The NS10 was a bookshelf speaker for home stereos that skyrocketed to popularity because it turned out Bob Clearmountain was using them as a reference on tons of hits he had been mixing. The Radio Shack Minimus 7, Apple desktop computer speakers and others have been thrust into a magic box status by many who hope that they will hear what those mixers are hearing and improve their mix results as well.
The real deal is that a speaker must make sense to you and it must make you work in a way that is productive and translates well.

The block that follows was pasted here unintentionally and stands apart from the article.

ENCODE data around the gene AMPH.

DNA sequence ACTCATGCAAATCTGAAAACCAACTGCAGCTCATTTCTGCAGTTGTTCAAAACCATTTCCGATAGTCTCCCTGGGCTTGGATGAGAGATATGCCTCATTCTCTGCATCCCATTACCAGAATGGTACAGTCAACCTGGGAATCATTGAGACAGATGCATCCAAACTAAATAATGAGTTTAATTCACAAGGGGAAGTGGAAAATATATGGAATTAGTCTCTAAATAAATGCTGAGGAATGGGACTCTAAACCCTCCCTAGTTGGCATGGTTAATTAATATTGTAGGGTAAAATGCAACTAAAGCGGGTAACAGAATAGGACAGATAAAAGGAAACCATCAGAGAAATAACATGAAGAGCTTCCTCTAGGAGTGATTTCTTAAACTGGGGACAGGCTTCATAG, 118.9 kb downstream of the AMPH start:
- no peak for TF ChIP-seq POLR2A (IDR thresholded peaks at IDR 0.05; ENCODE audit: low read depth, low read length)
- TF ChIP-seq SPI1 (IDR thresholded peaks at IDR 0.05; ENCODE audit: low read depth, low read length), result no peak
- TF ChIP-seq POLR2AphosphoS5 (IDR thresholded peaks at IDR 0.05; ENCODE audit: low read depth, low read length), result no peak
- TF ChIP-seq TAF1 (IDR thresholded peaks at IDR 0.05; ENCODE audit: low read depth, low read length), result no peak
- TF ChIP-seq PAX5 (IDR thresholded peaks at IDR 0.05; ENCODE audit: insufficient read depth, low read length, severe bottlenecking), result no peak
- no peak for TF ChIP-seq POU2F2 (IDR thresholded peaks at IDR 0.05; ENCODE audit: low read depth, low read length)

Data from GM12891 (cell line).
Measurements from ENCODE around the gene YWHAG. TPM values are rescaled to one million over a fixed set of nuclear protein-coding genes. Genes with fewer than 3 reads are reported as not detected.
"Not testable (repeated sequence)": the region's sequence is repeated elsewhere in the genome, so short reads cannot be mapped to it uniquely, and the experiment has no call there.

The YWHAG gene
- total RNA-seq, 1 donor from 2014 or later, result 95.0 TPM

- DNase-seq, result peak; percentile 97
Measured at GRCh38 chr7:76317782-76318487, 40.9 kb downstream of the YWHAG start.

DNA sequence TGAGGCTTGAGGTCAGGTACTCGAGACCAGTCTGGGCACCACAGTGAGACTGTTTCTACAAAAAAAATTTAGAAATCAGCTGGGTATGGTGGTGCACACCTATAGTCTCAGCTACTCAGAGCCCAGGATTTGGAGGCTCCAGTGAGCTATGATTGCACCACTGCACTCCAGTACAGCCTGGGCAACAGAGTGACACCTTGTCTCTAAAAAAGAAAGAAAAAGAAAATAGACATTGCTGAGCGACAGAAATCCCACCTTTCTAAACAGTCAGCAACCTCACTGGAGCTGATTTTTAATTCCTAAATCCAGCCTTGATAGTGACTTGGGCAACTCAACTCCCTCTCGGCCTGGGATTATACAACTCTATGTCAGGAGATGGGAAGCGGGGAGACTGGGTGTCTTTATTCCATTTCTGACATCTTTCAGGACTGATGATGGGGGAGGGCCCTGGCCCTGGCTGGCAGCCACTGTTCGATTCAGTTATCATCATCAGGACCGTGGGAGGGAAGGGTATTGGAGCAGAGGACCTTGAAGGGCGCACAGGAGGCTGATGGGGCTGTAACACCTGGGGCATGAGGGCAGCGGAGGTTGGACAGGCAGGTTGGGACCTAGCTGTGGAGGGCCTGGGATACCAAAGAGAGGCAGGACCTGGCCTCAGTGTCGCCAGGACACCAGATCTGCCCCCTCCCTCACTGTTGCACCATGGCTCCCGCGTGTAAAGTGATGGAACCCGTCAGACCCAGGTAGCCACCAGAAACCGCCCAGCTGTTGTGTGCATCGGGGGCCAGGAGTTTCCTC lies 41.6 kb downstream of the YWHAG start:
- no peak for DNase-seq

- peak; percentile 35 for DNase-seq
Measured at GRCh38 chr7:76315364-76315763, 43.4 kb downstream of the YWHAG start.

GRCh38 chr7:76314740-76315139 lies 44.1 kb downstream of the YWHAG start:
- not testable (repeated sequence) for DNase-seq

I have to say, I'm with you...the Twins are still amazing me with the speed at which I can work and the fact that I don't really have to check them on multiple systems anymore. My brain digs them and interacts with them well.
I never liked the NS10, but I have dug things like the Alesis Monitor Ones (original grey ones, passive) and even the Mackie HR824 for a time...and once I learned them I was able to do decent things as well. Not as fast and as accurate as the Twins, but certainly decent.
I dunno, NS10 suck in my opinion but they work for a lot of people. I don't consider them revealing in any particularly good way that I need them to be I suppose.
Congrats on realizing the Twins are rocking hard for you, I have never advocated jumping around on monitors as we're all better off picking a speaker and learning it and sticking with it. I sure am glad thus far to have settled on the Twins...